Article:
Maybe I can make this about the imaginary night that my imaginary girlfriend broke up with me or died even? Yes, that's it, she died! That ought to give me the finality I seek. Otherwise what's the point? Why bother? Also it would give me a chance to show that I have the courage to tackle death. That I am not afraid of discussing it, exploring it.  So how did my girlfriend die? Traffic accident? Credible but far too common. I need a novel way of dying. How about death by a plastic spoon? How would the mechanics even work? And how many plastic spoons would you need? Maybe all you need is one, as long as you can get the victim to melt it and inhale the toxic fumes. Or maybe she had a horrible nightmare about dying that resulted in cardiac arrest while she was still sleeping. Interesting... but how would I know the cause of her heart attack? She would not be around to tell me about the dream that precipitated her demise? No worries. I will invoke the artistic freedom clause at that point and shift the burden of logic and proof to my readers. However, death has been so bludgeoned to death in contemporary writing, that its probably devoid of any shock value at this point.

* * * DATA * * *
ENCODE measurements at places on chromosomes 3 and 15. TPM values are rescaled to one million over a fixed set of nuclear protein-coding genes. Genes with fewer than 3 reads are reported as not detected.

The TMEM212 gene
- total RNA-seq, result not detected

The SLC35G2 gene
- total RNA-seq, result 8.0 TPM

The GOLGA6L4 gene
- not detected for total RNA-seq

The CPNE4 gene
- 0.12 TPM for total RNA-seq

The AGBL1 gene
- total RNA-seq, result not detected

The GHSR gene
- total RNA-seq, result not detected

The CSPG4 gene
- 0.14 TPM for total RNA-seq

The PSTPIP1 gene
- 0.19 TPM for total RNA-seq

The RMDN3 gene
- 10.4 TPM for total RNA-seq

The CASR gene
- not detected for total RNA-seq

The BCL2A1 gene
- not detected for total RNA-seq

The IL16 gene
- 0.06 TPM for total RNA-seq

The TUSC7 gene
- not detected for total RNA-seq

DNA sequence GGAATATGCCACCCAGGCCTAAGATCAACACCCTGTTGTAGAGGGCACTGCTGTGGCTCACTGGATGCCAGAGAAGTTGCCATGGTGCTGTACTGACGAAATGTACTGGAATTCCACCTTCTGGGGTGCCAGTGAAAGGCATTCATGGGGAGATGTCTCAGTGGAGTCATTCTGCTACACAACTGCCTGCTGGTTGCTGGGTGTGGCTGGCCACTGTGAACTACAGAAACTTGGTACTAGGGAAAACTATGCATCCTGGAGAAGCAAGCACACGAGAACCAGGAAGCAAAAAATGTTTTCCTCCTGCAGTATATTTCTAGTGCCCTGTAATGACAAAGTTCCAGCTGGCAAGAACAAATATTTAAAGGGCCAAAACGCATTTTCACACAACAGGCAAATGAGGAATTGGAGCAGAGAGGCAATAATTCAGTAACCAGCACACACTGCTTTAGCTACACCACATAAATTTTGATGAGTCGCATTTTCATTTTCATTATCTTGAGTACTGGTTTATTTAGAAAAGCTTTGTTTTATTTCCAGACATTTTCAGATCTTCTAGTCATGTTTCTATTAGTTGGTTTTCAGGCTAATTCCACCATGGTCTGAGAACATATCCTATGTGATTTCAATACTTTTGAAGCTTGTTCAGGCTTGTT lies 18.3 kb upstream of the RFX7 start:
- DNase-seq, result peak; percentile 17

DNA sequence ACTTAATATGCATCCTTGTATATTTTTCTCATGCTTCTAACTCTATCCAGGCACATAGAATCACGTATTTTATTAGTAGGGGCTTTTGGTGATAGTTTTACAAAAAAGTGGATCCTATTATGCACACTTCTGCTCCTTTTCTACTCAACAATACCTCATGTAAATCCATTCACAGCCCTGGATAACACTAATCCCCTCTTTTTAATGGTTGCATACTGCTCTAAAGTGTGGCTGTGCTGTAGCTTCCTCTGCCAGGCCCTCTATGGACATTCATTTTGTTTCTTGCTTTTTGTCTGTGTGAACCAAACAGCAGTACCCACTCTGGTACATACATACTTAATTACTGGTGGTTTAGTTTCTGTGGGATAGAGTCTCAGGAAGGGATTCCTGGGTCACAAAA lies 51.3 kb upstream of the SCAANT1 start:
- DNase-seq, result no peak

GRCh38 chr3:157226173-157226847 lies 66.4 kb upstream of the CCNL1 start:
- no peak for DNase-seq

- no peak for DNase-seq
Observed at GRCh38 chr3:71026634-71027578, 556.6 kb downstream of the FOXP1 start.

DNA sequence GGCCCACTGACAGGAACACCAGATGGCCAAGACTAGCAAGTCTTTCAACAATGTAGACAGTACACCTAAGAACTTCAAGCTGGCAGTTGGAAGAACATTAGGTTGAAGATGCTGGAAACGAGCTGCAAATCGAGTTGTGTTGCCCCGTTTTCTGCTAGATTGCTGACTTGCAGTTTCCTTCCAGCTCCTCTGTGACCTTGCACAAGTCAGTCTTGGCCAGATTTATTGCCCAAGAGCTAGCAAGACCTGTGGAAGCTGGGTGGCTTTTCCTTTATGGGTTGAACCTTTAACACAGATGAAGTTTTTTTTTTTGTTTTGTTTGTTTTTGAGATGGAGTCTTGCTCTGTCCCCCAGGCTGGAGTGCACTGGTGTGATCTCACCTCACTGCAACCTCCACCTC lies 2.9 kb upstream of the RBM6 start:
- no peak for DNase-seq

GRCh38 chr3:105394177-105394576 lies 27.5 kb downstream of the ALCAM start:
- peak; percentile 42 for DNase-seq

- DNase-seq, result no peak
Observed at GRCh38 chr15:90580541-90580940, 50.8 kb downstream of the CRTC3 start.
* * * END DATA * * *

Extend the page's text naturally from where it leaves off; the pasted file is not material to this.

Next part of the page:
I wonder then if I have a poem languishing somewhere, that's pining to be published. Oh, oh... here's one I found. Its called "One fine day". Should be trivial to negate the title and the content to end up with "That last night". Turn day into night, black into white. That'll to do it. But, do people have any patience left for poems these days? Who has the time to sit down with a rhyme and explore the metaphor it employs? And then repeat that process for the five laborious rhymes, I was able to muster over an excruciating three months? They would rather eat takeout dinner, while watching a "TV chef" yap about a recipe containing ingredients nobody heard of, as he mills about in a fake and shiny looking kitchen, without actually cooking anything. He wants you to believe that he is a chef and that he cooked that recipe in thirty minutes. But believe me when I say that nobody can cook lamb eyelid soup with unicorn tail salad in thirty minutes.